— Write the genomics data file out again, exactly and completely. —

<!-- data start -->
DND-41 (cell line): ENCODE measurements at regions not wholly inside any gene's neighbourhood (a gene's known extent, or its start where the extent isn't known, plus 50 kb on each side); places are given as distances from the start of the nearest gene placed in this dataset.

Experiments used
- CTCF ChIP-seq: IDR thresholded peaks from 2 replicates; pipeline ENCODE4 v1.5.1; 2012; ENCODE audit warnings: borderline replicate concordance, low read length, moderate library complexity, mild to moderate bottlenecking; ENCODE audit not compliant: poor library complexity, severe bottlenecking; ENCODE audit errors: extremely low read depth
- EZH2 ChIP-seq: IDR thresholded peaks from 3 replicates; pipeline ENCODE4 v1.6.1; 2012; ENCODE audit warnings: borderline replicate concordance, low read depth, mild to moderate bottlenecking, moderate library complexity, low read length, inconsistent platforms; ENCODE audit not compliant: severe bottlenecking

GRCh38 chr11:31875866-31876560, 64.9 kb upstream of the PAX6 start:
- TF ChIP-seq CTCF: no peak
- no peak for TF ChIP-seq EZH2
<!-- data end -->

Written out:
DND-41 (cell line): ENCODE measurements at regions not wholly inside any gene's neighbourhood (a gene's known extent, or its start where the extent isn't known, plus 50 kb on each side); places are given as distances from the start of the nearest gene placed in this dataset.

Experiments used
- CTCF ChIP-seq: IDR thresholded peaks from 2 replicates; pipeline ENCODE4 v1.5.1; 2012; ENCODE audit warnings: borderline replicate concordance, low read length, moderate library complexity, mild to moderate bottlenecking; ENCODE audit not compliant: poor library complexity, severe bottlenecking; ENCODE audit errors: extremely low read depth
- EZH2 ChIP-seq: IDR thresholded peaks from 3 replicates; pipeline ENCODE4 v1.6.1; 2012; ENCODE audit warnings: borderline replicate concordance, low read depth, mild to moderate bottlenecking, moderate library complexity, low read length, inconsistent platforms; ENCODE audit not compliant: severe bottlenecking

GRCh38 chr11:31875866-31876560, 64.9 kb upstream of the PAX6 start:
- TF ChIP-seq CTCF: no peak
- no peak for TF ChIP-seq EZH2